Is it Death for Niche Internet Radio?

Denver, CO, March 20, 2007 --( Eyes Of The Poet Radio occupies a narrow niche in the world of Internet radio. The station streams New Age and Ambient music along with audio poetry, interviews, and information about books. "The original idea behind creating the station was to give audio poetry a chance to be heard, for free, anywhere in the world," according to Brian Douthit, owner of Eyes Of The Poet Radio. Poetry isn't one of those high-demand, blockbuster sellers that consumers clamor for on a daily basis. For most people, poetry is a once in a while sampling, if they even choose to listen at all. Douthit chose to broadcast the audio poetry with New Age and Ambient music believing that the music wouldn't crowd out the poetry. It's been a good fit, but Eyes Of The Poet Radio is unique, and "unique" in the Internet radio business means fewer listeners. "I'm not really concerned about how many listeners I have," says Douthit, "I'm just glad the station exists for those who want to listen. It's very much 'art for art’s sake'."

Eyes Of The Poet Radio may soon be off the air. On March 2nd, the Copyright Royalty Board (CRB) announced its determination of the new royalty rate increases Internet radio broadcasters must pay to license music. Although this is the year 2007, the new rate increase also applies to 2006, and continues to increase each year through 2010. These rates apply to each song played on Internet radio, to each listener. In addition to the new rate increases, the CRB added a minimum fee of $500 per channel, per year.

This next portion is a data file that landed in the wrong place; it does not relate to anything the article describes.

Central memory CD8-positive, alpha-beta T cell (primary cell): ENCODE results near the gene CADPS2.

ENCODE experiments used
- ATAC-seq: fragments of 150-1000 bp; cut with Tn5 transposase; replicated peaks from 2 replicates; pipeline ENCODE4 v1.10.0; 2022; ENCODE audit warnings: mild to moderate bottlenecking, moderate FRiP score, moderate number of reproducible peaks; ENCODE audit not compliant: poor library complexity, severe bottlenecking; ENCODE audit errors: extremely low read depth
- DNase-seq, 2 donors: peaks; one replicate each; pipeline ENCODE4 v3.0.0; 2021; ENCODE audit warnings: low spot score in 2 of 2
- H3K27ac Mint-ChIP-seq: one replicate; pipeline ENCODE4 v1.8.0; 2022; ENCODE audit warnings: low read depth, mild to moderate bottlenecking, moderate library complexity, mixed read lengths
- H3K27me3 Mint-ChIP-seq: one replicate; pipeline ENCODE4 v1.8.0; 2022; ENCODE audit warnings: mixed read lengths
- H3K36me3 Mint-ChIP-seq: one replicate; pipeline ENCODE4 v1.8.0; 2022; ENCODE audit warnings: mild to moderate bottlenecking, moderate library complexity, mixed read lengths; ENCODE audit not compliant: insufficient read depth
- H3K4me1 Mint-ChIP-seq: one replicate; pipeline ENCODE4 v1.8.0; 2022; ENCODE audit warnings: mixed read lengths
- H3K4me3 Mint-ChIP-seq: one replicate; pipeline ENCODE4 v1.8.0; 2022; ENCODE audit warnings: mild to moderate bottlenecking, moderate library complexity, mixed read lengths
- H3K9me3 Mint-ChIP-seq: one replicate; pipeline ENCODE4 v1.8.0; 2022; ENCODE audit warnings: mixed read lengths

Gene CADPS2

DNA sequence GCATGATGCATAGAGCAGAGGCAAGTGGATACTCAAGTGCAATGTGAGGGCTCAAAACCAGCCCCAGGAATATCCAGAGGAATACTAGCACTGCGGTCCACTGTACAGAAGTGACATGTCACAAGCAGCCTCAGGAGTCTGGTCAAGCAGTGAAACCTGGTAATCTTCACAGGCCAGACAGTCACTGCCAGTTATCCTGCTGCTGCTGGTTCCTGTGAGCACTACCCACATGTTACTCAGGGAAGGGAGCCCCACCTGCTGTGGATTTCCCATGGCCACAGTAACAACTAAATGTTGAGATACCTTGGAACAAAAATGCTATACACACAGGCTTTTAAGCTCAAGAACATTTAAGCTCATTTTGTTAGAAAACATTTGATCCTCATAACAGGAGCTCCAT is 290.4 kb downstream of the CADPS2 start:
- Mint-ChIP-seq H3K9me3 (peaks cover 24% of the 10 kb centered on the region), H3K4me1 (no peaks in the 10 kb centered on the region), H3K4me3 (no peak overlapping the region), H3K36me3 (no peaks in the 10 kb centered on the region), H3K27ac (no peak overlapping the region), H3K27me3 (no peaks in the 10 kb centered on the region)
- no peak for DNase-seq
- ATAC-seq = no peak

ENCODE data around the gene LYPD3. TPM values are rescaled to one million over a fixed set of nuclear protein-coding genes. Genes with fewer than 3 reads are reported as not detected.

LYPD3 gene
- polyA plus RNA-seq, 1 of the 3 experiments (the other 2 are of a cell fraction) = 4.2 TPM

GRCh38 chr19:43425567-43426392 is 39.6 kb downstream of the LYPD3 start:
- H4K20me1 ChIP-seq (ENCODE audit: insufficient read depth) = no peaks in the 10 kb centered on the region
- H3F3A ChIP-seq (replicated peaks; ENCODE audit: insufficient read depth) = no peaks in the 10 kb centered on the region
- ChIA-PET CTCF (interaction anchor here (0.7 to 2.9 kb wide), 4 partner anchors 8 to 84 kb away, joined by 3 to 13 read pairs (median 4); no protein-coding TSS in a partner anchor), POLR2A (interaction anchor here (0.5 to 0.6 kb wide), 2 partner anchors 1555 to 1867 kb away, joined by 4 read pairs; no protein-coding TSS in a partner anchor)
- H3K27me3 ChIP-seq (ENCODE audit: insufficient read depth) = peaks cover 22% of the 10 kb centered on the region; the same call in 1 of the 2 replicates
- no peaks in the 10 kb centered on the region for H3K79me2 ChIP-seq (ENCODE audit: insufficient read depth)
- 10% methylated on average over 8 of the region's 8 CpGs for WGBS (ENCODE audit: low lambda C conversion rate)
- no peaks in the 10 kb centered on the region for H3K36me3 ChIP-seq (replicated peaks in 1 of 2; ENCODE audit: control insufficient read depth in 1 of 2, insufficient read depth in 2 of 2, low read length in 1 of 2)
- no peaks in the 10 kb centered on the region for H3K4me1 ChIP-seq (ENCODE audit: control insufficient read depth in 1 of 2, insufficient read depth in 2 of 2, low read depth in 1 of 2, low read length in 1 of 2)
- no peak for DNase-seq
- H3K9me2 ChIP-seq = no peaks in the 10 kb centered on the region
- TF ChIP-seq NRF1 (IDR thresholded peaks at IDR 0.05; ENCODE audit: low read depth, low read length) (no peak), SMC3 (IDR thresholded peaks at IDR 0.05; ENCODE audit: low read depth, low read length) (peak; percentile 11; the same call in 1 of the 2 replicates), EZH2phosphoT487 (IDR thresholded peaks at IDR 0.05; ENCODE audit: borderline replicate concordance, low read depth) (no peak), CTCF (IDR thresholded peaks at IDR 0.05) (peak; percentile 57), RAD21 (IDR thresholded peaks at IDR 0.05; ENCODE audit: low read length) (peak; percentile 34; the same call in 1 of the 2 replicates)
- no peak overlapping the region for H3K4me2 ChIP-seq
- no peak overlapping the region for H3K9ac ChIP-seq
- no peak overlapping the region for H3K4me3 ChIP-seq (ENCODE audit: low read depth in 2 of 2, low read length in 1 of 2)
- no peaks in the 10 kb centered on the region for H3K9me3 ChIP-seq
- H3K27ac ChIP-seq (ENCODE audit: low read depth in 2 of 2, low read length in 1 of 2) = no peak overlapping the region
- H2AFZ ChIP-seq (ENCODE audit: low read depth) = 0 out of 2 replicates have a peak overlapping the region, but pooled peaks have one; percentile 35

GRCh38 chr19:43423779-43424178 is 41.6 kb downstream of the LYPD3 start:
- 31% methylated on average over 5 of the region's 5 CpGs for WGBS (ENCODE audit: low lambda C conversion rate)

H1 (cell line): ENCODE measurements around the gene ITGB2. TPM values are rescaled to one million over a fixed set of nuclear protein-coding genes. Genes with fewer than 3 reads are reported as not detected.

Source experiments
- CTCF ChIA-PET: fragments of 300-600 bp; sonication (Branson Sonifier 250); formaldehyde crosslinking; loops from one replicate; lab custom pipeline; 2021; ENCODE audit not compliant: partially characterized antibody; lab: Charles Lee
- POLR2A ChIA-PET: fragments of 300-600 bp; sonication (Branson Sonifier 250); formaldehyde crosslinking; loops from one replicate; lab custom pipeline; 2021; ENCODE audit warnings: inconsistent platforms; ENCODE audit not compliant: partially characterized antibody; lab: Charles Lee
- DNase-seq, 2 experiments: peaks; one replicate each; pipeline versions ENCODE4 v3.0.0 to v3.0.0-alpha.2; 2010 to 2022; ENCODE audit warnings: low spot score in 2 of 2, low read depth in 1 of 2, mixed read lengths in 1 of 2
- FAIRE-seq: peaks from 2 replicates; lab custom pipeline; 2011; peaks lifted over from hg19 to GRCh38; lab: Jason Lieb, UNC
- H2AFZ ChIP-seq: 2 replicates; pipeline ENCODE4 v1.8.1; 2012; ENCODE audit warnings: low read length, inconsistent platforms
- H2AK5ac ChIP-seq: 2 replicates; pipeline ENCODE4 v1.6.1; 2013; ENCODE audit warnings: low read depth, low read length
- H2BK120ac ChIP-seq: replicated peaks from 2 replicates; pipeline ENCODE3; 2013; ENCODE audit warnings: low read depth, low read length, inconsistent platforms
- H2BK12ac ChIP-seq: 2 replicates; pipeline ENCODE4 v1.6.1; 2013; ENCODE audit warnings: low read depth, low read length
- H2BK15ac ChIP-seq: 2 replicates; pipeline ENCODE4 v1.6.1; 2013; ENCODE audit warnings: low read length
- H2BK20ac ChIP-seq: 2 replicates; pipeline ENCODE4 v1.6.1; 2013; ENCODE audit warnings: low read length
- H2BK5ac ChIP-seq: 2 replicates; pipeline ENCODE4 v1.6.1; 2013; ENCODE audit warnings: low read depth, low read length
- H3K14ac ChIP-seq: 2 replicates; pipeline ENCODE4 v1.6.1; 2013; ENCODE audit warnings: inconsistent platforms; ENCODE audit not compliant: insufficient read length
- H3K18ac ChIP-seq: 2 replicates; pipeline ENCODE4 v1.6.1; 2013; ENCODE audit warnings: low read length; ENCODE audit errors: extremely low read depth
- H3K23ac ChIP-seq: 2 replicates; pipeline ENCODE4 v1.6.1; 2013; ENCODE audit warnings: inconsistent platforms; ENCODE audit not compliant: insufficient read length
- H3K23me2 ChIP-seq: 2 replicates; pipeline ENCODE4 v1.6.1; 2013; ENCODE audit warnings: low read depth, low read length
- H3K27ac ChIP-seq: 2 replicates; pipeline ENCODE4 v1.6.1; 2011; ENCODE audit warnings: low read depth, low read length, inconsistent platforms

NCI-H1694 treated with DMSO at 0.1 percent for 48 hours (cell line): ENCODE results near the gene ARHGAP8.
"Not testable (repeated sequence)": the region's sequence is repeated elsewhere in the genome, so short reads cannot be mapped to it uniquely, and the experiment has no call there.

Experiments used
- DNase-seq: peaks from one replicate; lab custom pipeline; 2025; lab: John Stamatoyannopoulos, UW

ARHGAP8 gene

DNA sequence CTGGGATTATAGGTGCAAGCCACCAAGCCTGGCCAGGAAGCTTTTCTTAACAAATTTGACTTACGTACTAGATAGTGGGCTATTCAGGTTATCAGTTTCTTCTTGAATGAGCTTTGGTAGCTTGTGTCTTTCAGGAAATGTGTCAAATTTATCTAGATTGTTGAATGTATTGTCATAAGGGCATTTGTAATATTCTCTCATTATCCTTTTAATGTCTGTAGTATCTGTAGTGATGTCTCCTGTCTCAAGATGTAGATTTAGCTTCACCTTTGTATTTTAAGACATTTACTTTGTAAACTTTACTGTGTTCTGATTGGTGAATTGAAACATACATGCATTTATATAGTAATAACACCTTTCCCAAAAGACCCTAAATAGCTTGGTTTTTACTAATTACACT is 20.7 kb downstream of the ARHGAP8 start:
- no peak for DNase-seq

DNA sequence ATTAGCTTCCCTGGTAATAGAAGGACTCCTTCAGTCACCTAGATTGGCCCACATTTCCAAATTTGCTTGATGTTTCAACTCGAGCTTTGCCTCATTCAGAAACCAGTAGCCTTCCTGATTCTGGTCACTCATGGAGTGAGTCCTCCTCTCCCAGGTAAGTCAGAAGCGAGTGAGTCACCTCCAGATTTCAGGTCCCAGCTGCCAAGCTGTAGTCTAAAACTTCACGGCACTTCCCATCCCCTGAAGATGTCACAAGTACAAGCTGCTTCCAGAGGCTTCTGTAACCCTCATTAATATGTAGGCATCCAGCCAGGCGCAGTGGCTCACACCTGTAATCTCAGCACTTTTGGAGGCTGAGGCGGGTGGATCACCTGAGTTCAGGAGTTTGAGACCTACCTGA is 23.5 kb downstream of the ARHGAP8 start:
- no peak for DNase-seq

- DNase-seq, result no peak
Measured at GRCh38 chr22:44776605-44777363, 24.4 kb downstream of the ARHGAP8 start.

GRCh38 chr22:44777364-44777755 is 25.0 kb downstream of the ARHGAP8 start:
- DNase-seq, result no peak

“In my opinion, this new rate structure will affect broadcasters on every level," says Douthit.   He points out that the large fees collected from 2006 along with increased fees for 2007 will bankrupt, or financially cripple, most large Internet radio providers such as Yahoo, AOL, and those like them who have large audiences. The $500 yearly fee per channel is aimed at the small, niche stations like Eyes Of The Poet Radio. “For me, the additional fees could bring my total costs to $1000 per year,” Douthit adds. “It’s enough to make me say, ‘Hey, this is getting serious!’ And it makes me ask myself if operating a small Internet radio station is really worth it.” Douthit receives little or no income from operating his station- a fact of life for most small broadcasters on the Internet. The new $500 fee is enough to stop most small broadcasters from operating, and enough to prevent new broadcasters from even starting.

About Brian Douthit

Brian Douthit is the author of the poetry book, “Perfectly Said: when words become art” and co-edited the anthology, “Eyes Of The Poet: Love and Passion in Lasting Splendor.” He has written book reviews for ForeWord Magazine and writes book and music reviews independently. He owns and operates the Internet radio station, Eyes Of The Poet Radio (for now). His website and radio station can be found at

Brian Douthit